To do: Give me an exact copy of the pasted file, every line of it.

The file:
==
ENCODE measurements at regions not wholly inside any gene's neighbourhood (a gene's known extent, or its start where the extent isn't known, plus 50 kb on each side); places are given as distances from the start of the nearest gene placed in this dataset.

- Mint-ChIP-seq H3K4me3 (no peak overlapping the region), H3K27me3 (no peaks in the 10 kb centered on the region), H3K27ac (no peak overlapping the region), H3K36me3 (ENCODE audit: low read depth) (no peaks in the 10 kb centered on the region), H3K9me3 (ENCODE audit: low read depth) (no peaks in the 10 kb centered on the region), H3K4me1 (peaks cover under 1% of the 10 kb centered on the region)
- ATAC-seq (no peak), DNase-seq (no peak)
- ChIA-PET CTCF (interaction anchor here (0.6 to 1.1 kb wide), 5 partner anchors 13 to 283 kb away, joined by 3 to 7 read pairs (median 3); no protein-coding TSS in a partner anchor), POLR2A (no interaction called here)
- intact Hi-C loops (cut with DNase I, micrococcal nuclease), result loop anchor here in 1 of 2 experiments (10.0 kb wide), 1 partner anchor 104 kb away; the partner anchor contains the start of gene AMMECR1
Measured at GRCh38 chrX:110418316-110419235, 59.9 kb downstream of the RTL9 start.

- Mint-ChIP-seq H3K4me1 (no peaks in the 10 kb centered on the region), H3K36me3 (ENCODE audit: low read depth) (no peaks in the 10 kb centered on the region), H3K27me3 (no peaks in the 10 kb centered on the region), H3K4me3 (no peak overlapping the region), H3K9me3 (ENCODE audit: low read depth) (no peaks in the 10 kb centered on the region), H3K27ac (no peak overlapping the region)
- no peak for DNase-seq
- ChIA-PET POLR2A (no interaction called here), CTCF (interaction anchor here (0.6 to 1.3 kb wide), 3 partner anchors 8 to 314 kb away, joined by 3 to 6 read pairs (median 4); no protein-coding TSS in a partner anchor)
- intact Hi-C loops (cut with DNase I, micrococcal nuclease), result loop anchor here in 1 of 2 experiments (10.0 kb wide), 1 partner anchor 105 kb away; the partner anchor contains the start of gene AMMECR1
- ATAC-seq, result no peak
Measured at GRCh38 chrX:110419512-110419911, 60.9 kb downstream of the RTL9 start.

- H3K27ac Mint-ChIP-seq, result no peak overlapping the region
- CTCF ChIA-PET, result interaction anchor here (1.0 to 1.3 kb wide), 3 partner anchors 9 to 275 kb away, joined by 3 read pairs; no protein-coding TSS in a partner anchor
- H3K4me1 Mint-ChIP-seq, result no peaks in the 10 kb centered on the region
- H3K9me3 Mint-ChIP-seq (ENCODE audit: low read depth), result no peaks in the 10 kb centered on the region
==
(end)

ENCODE measurements at regions not wholly inside any gene's neighbourhood (a gene's known extent, or its start where the extent isn't known, plus 50 kb on each side); places are given as distances from the start of the nearest gene placed in this dataset.

- Mint-ChIP-seq H3K4me3 (no peak overlapping the region), H3K27me3 (no peaks in the 10 kb centered on the region), H3K27ac (no peak overlapping the region), H3K36me3 (ENCODE audit: low read depth) (no peaks in the 10 kb centered on the region), H3K9me3 (ENCODE audit: low read depth) (no peaks in the 10 kb centered on the region), H3K4me1 (peaks cover under 1% of the 10 kb centered on the region)
- ATAC-seq (no peak), DNase-seq (no peak)
- ChIA-PET CTCF (interaction anchor here (0.6 to 1.1 kb wide), 5 partner anchors 13 to 283 kb away, joined by 3 to 7 read pairs (median 3); no protein-coding TSS in a partner anchor), POLR2A (no interaction called here)
- intact Hi-C loops (cut with DNase I, micrococcal nuclease), result loop anchor here in 1 of 2 experiments (10.0 kb wide), 1 partner anchor 104 kb away; the partner anchor contains the start of gene AMMECR1
Measured at GRCh38 chrX:110418316-110419235, 59.9 kb downstream of the RTL9 start.

- Mint-ChIP-seq H3K4me1 (no peaks in the 10 kb centered on the region), H3K36me3 (ENCODE audit: low read depth) (no peaks in the 10 kb centered on the region), H3K27me3 (no peaks in the 10 kb centered on the region), H3K4me3 (no peak overlapping the region), H3K9me3 (ENCODE audit: low read depth) (no peaks in the 10 kb centered on the region), H3K27ac (no peak overlapping the region)
- no peak for DNase-seq
- ChIA-PET POLR2A (no interaction called here), CTCF (interaction anchor here (0.6 to 1.3 kb wide), 3 partner anchors 8 to 314 kb away, joined by 3 to 6 read pairs (median 4); no protein-coding TSS in a partner anchor)
- intact Hi-C loops (cut with DNase I, micrococcal nuclease), result loop anchor here in 1 of 2 experiments (10.0 kb wide), 1 partner anchor 105 kb away; the partner anchor contains the start of gene AMMECR1
- ATAC-seq, result no peak
Measured at GRCh38 chrX:110419512-110419911, 60.9 kb downstream of the RTL9 start.

- H3K27ac Mint-ChIP-seq, result no peak overlapping the region
- CTCF ChIA-PET, result interaction anchor here (1.0 to 1.3 kb wide), 3 partner anchors 9 to 275 kb away, joined by 3 read pairs; no protein-coding TSS in a partner anchor
- H3K4me1 Mint-ChIP-seq, result no peaks in the 10 kb centered on the region
- H3K9me3 Mint-ChIP-seq (ENCODE audit: low read depth), result no peaks in the 10 kb centered on the region